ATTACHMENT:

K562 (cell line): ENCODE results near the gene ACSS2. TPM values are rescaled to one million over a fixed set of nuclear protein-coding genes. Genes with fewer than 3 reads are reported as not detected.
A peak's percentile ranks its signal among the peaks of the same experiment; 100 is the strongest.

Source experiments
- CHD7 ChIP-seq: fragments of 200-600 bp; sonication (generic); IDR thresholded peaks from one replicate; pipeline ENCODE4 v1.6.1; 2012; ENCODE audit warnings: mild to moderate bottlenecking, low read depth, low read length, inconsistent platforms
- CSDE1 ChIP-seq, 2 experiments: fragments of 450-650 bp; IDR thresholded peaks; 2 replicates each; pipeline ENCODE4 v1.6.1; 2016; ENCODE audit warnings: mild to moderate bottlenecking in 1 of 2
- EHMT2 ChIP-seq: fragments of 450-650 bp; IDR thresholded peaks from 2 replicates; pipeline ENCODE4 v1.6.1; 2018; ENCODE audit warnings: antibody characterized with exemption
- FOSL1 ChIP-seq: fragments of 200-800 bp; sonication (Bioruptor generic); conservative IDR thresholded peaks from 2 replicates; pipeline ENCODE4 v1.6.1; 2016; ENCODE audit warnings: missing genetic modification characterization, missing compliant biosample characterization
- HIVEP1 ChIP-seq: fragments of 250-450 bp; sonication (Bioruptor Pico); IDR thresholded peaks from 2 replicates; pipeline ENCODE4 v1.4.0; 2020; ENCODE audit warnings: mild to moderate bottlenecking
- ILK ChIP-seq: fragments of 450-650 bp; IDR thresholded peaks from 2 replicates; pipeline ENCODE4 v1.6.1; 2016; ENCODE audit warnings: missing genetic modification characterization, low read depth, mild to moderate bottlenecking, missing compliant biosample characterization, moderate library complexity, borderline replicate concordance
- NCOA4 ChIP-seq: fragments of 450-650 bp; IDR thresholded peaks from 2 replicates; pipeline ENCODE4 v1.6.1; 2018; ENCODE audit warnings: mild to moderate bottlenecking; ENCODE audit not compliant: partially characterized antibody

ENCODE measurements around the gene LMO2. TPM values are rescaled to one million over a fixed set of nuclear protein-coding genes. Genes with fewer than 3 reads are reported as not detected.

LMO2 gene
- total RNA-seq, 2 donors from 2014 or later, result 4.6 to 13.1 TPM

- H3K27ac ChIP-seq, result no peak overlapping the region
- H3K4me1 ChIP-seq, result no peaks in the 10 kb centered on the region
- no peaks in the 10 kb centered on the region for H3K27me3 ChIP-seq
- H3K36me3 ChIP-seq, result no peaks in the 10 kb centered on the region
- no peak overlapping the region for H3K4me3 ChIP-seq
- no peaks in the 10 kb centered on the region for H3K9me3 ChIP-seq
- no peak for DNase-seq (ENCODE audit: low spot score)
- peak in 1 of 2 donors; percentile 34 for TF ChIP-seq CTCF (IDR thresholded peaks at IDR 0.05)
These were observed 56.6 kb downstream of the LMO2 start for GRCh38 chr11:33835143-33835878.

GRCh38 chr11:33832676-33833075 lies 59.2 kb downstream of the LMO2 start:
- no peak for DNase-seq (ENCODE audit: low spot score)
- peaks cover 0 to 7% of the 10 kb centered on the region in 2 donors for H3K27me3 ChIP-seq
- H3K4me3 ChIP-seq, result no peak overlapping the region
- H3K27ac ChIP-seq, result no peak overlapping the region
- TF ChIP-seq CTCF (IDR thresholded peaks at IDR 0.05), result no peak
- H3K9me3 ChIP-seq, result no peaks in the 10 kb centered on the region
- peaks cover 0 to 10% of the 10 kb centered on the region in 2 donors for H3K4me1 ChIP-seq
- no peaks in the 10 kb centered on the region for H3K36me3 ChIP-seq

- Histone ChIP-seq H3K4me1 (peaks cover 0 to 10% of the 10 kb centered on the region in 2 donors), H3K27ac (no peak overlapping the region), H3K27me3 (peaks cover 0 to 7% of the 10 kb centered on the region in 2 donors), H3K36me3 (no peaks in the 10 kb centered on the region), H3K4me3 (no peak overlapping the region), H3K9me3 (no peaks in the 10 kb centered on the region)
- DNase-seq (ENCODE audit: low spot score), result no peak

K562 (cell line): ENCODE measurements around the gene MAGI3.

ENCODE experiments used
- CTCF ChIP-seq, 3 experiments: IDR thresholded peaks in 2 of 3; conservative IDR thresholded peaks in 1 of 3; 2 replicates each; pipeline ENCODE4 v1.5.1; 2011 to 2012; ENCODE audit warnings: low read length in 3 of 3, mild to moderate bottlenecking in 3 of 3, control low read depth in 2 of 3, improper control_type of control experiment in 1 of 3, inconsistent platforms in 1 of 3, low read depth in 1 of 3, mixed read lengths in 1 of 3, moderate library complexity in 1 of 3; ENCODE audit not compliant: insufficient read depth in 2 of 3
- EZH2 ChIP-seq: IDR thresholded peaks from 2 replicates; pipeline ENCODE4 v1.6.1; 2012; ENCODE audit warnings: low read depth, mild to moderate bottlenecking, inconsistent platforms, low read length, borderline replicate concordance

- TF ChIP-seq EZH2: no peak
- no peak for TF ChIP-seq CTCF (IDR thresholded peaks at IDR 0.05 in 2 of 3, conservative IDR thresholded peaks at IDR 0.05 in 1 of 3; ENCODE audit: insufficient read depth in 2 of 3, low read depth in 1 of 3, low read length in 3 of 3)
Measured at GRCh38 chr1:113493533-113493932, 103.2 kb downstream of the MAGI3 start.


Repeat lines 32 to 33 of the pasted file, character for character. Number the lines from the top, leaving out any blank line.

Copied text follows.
- Histone ChIP-seq H3K4me1 (peaks cover 0 to 10% of the 10 kb centered on the region in 2 donors), H3K27ac (no peak overlapping the region), H3K27me3 (peaks cover 0 to 7% of the 10 kb centered on the region in 2 donors), H3K36me3 (no peaks in the 10 kb centered on the region), H3K4me3 (no peak overlapping the region), H3K9me3 (no peaks in the 10 kb centered on the region)
- DNase-seq (ENCODE audit: low spot score), result no peak